Community engaged researcher Dr Ima Jackson has helped to inform Scotland’s first Women’s Health Plan.
The Senior Lecturer in the Department of Nursing and Community Health was invited in her role as co-chair of the First Minister’s National Advisory Council on Women and Girls (NACWG) last July to join The Women’s Health Group Subgroup on Gender and Health.
The plan, published last week, includes a commitment to reduce waiting times for diagnosing endometriosis from over eight years to less than 12 months, offer individual care plans after a woman’s first miscarriage and widen access to specialist menopause services.
The 68-page document, which was informed by women’s own testimonies and experts on the subgroup, is described as “the first stage of a long-term commitment to reducing health inequalities for women”.
It also pledges to appoint a national women’s health champion, establish a research fund to close gaps in scientific and medical knowledge and improve information and public awareness of heart disease symptoms and risks for women.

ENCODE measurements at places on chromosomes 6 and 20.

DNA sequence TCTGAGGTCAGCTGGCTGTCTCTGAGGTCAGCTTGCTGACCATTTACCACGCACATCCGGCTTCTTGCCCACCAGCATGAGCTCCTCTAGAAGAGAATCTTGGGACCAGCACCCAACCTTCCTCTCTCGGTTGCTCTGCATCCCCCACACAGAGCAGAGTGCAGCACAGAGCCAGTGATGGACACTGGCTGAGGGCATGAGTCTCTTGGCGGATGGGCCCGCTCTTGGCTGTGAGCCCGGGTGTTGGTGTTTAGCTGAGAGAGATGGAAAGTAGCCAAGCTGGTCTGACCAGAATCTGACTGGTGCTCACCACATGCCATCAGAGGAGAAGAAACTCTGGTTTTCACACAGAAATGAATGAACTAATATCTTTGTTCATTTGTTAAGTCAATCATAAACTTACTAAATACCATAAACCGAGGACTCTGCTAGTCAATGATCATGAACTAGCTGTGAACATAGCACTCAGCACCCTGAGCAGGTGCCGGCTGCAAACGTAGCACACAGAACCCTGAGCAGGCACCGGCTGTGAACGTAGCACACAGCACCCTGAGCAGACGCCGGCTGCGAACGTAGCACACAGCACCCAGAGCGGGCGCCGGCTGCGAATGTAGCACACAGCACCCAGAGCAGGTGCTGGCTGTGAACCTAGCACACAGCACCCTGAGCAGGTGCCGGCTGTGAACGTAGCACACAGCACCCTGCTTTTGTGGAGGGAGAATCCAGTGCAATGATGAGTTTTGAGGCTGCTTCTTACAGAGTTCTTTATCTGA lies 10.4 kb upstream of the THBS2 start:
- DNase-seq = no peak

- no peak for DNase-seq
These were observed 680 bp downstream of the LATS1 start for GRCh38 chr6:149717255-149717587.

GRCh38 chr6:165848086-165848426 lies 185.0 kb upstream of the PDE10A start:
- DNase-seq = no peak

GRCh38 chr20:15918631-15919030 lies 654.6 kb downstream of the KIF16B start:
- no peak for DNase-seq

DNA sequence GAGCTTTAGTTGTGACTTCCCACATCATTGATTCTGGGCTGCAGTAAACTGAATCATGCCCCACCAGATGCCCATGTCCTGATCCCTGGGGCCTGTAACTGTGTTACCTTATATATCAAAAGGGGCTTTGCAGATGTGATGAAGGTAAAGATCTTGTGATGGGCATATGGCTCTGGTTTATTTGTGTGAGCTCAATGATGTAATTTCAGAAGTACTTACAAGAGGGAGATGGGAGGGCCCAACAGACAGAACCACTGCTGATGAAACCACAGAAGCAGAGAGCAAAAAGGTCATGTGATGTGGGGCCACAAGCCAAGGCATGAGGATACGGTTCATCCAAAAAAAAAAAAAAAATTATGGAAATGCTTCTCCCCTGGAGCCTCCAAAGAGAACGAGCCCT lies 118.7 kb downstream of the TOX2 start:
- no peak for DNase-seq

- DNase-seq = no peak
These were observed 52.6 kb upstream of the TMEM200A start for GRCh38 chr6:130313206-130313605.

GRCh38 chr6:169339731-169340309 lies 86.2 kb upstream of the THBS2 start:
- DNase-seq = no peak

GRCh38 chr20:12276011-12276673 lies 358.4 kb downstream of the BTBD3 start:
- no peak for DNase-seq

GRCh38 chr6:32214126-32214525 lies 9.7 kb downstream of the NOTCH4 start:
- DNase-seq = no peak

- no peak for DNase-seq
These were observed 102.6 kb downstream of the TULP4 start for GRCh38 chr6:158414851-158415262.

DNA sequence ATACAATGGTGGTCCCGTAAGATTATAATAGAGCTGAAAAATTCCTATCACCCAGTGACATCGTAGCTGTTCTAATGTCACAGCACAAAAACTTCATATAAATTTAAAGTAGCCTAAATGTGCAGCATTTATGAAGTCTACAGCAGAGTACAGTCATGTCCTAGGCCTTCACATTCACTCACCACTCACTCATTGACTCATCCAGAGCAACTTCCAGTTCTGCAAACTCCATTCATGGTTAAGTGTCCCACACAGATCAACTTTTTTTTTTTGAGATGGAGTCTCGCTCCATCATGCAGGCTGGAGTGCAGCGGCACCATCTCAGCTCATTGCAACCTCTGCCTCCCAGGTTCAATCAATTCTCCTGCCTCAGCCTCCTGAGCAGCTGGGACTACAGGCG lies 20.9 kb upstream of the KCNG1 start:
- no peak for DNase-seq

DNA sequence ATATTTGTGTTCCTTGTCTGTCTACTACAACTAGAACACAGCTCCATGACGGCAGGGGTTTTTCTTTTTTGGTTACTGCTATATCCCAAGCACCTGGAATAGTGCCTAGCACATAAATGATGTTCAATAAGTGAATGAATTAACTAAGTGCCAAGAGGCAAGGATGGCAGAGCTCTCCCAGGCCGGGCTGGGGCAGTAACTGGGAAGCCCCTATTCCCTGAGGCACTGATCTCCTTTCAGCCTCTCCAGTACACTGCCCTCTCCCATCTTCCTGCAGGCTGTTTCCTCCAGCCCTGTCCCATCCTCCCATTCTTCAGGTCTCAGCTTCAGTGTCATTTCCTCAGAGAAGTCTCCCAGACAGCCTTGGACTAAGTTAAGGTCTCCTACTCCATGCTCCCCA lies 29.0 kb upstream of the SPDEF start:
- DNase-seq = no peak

The Gender and Health subgroup was chaired by the late Emma Ritch, Executive Director of Engender. The subgroup played a key role in developing the plan because it made recommendations encouraging the women’s health group itself to reflect deeper thinking on gendered inequity and include gender-sensitive recommendations on cardiac health, menopause, abortion and contraception, and endometriosis in the health plan.
Dr Jackson said: “My input was focused on supporting the process, to understand the risks and reflect on the potential for harm which can be caused through not including intersectional analysis at all stages of strategic policy development.
“The need for this work was established well before the pandemic but the experiences through the pandemic have clarified how and why the thinking to support implementation of the plan will require to be built with much deeper knowledge. From my professional perspective it will need to reflect much greater understanding of how ethnicity is often used in health data to inscribe links between race/ethnicity and health status in diagnostic and treatment tools which is different in ideology to using ethnicity data to highlight disproportionate outcomes.”